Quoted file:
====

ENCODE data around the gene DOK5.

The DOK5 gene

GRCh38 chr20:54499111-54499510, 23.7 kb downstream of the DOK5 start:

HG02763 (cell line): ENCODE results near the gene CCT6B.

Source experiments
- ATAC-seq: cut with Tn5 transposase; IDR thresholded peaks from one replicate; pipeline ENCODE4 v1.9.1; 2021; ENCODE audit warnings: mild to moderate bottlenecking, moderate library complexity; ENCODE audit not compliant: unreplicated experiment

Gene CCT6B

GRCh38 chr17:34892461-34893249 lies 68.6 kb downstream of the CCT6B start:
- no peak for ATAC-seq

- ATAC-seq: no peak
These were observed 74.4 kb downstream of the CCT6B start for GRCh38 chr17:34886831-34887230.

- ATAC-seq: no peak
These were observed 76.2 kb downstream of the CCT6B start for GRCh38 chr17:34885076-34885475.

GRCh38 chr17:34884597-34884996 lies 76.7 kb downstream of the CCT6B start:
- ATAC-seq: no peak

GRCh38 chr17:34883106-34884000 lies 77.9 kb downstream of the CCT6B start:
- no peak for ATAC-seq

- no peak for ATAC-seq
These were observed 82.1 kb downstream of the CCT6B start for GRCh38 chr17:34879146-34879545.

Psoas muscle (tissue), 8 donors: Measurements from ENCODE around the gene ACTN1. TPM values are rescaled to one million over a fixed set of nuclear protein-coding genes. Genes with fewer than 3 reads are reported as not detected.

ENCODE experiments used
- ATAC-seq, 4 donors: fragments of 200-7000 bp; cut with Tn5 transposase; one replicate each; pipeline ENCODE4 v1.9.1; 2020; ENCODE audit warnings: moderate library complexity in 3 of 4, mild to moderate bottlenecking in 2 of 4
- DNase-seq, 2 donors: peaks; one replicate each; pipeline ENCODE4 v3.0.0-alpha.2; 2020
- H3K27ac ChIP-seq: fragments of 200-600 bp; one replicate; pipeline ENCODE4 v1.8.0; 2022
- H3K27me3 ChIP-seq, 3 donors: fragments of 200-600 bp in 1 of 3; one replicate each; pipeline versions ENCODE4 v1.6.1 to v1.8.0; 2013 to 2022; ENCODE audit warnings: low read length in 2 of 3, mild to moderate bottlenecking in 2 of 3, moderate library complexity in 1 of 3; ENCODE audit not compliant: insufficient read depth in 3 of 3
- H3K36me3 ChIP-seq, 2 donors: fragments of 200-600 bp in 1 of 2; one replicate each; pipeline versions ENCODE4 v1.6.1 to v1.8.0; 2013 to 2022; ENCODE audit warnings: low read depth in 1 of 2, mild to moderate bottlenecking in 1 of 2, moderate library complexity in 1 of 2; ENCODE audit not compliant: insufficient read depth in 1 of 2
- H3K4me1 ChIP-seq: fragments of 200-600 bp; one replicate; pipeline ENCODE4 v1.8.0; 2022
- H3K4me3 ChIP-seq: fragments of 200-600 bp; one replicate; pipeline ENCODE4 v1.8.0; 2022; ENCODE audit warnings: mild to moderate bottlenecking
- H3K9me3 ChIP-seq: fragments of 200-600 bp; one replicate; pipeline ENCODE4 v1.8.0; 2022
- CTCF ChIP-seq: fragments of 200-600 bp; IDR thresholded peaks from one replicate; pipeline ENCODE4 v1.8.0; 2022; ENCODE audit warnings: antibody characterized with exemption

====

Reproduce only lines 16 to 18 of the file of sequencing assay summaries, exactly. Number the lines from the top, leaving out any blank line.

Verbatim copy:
GRCh38 chr17:34883106-34884000 lies 77.9 kb downstream of the CCT6B start:
- no peak for ATAC-seq

- no peak for ATAC-seq